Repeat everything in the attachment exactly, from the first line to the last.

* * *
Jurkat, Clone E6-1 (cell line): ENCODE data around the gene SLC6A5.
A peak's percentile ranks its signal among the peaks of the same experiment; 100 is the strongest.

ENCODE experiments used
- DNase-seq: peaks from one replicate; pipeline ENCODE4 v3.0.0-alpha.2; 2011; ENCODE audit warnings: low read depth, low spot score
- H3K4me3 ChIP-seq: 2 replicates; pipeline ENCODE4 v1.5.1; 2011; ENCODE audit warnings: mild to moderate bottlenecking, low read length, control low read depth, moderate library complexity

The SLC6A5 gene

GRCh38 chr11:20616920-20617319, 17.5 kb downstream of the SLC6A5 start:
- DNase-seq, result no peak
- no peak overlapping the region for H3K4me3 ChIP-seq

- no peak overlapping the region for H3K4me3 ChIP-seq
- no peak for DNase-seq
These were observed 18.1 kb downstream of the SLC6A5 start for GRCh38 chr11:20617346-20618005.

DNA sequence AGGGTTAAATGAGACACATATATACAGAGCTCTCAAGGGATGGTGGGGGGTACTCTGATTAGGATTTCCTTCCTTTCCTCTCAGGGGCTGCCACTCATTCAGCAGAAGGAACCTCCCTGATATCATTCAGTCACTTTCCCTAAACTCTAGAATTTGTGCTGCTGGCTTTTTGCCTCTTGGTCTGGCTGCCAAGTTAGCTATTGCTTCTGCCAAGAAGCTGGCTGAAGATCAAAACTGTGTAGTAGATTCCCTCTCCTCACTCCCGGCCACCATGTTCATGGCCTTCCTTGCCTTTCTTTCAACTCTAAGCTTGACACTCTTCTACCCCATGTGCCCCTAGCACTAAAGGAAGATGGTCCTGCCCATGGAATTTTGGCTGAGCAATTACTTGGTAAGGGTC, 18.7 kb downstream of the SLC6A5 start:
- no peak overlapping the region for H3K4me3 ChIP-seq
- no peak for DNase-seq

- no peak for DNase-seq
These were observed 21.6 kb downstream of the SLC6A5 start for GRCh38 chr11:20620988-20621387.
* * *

Jurkat, Clone E6-1 (cell line): ENCODE data around the gene SLC6A5.
A peak's percentile ranks its signal among the peaks of the same experiment; 100 is the strongest.

ENCODE experiments used
- DNase-seq: peaks from one replicate; pipeline ENCODE4 v3.0.0-alpha.2; 2011; ENCODE audit warnings: low read depth, low spot score
- H3K4me3 ChIP-seq: 2 replicates; pipeline ENCODE4 v1.5.1; 2011; ENCODE audit warnings: mild to moderate bottlenecking, low read length, control low read depth, moderate library complexity

The SLC6A5 gene

GRCh38 chr11:20616920-20617319, 17.5 kb downstream of the SLC6A5 start:
- DNase-seq, result no peak
- no peak overlapping the region for H3K4me3 ChIP-seq

- no peak overlapping the region for H3K4me3 ChIP-seq
- no peak for DNase-seq
These were observed 18.1 kb downstream of the SLC6A5 start for GRCh38 chr11:20617346-20618005.

DNA sequence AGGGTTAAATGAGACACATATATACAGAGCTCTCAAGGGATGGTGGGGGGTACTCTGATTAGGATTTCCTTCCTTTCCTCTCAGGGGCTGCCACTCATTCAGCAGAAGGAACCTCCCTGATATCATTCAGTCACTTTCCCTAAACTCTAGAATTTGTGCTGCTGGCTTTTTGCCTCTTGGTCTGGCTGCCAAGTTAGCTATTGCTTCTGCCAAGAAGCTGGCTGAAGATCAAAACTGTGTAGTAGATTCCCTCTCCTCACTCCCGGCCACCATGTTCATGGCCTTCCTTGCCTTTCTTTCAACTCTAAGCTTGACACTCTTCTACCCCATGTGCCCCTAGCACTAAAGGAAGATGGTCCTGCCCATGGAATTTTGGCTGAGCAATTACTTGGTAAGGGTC, 18.7 kb downstream of the SLC6A5 start:
- no peak overlapping the region for H3K4me3 ChIP-seq
- no peak for DNase-seq

- no peak for DNase-seq
These were observed 21.6 kb downstream of the SLC6A5 start for GRCh38 chr11:20620988-20621387.